Creative Design-Build-Operate options can provide value, technology and accountability

By Jerry Maxwell, Retired General Manager
Tampa Bay Water

When Tampa Bay Water looked to develop the $609 million worth of projects that comprise its Master Water Plan, we set out to find the right mix of project delivery options. We had nothing against traditional design and public works bidding procedures. That approach had worked well for us in the past and still does in many cases.

But mandated reductions in groundwater pumping meant that the alternatives (surface water and desalinated water) would be significantly more expensive for the members of our regional utility and their customers. And several of our new projects were big bigger than any single project we'd built before. On top of that, we knew we wanted to deliver high-quality drinking water using the most advanced technology we could find. It wasn't going to come cheap.

So how could we develop large, significant water infrastructure projects while keeping costs affordable for water rate payers? For our new, 66 million-gallons-perday regional surface water treatment plant, the answer was clear: through a DBO option with a private-sector partner.


Public-private partnerships can be customized to a project's and municipality's needs. We were new to public-private partnerships, but our procurement consultants made a convincing case for taking the DBO approach: a single contract for services with one private-sector partner that would design, build and operate the surface water treatment plant under a long-term service agreement. We would own and finance the facility.

The response from the private sector validated our decision. Our Request for Proposals elicited nine strong proposals by four competing teams. After a grueling selection process, in April 2000, we chose the group that our selection team felt had the best technical capabilities and the most operations and maintenance experience. For this project, it was a team led by Veolia Water, with Camp Dresser & McKee as design partner and Clark Construction as the construction partner.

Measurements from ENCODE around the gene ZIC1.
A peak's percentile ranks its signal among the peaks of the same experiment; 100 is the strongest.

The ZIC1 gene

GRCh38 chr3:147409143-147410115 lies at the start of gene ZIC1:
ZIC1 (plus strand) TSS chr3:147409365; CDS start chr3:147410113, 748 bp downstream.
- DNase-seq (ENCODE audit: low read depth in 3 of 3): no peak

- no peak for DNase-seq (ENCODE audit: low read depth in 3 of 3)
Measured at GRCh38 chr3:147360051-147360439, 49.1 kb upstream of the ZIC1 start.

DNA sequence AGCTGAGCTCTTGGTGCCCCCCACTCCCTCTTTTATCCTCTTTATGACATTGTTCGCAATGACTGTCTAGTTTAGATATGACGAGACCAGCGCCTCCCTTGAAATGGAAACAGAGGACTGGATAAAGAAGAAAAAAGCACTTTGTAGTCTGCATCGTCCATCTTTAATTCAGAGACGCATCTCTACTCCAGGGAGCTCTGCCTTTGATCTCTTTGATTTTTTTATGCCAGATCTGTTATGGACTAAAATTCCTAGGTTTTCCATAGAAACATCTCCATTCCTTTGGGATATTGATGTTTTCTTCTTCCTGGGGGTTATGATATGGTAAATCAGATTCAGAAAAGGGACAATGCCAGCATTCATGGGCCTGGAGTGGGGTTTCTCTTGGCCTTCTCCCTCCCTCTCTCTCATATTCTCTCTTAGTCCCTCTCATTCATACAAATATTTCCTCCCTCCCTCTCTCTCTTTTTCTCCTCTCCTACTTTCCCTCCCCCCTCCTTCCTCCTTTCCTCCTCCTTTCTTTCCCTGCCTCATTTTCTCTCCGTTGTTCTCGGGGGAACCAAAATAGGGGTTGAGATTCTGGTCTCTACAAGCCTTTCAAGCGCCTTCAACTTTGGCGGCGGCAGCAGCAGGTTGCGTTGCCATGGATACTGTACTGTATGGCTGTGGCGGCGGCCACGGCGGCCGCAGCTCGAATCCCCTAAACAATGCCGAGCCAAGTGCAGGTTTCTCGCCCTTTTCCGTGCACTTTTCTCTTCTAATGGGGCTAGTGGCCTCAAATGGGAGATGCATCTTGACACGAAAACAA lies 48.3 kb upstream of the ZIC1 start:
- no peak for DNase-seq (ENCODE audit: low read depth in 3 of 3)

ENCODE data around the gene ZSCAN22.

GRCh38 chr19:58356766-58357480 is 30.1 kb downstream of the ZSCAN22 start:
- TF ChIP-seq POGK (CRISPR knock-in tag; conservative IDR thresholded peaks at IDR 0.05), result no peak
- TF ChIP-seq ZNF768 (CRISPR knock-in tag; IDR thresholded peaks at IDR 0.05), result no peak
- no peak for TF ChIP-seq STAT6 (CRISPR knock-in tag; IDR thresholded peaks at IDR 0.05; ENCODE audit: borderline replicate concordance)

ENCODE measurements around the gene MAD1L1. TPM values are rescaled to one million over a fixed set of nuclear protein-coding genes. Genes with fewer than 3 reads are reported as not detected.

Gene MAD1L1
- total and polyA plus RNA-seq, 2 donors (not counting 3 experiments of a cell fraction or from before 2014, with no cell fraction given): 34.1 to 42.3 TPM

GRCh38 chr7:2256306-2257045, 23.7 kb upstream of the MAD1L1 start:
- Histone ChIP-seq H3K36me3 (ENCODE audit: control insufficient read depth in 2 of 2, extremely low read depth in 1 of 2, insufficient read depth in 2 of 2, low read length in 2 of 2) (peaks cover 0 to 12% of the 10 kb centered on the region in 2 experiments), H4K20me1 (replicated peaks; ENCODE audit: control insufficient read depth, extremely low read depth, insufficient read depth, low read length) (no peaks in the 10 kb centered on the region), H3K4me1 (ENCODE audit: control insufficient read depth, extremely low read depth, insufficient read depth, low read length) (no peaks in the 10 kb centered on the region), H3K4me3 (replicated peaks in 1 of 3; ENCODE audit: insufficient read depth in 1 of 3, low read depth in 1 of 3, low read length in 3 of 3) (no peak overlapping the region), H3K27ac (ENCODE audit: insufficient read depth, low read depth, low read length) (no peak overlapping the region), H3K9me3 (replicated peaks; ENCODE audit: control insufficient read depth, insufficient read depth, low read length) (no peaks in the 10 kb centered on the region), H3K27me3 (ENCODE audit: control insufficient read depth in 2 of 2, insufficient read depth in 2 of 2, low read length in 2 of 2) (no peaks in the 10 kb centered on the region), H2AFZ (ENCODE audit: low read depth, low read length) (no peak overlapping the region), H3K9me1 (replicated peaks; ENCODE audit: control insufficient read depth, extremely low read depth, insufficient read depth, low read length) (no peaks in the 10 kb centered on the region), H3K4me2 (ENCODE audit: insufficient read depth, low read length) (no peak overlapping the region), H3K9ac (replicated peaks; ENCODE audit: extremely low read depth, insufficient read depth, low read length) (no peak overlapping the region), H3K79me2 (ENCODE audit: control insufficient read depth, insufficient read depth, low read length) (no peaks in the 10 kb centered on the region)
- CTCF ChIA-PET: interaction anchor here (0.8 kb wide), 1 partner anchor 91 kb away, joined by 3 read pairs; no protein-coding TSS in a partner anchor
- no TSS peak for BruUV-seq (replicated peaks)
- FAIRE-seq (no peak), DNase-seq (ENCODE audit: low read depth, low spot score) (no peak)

The project entails approximately $83 million in capital costs and $61 million in operation and maintenance fees over the initial 15-year term, plus a five-year option period. While the technical and operations qualifications experience was key, the most compelling benefit for water rate payers was the savings: This DBO project will save Tampa Bay Water approximately $85 million, or 21 percent, over the project's lifetime. With so many major projects due to come on line at about the same time, it was important that we kept the impact of these costs on end water users manageable. The value provided by the DBO approach we chose is playing an important role in helping us do just that.

Water treatment technology was also an important consideration because we wanted to deliver water to standards even better than current U.S. EPA Safe Drinking Water Act requirements. The surface water treatment plant would be handling a withdrawal schedule that varies with available flows. Raw water quality from the sources—the Alafia and Hillsborough rivers and the Tampa Bypass Canal—would also vary. It was important that the treatment technology effectively handle these variable conditions.

Our private-sector partner offered its own patented ACTIFLO process. The technology is widely used throughout the world and has proven particularly advantageous when treating large flow rates with variable raw water quality. It seemed tailormade for our surface water treatment plant.


Like other utilities, we were concerned about accountability. Could a private partner be as accountable for performance as a government agency? We designed our contract so that there were financial incentives to deliver the project as promised and disincentives if performance fell short. And like other utility projects of this scope and significance, Tampa Bay Water and Veolia Water have had our successes and faced our challenges, but we have celebrated our successes as a team and worked through our challenges in the same way. Overall, I have to say "so far so good." The facility was completed on time and on budget and officially came on line in October 2002.

Utilities are increasingly discovering that public-private partnerships can provide important benefits: access to leading-edge technology, operations expertise and cost savings. As large water supply project partnerships like ours succeed over time, such arrangements will become common, because they provide a win for everyone: the utility, the rate payer and the private partner.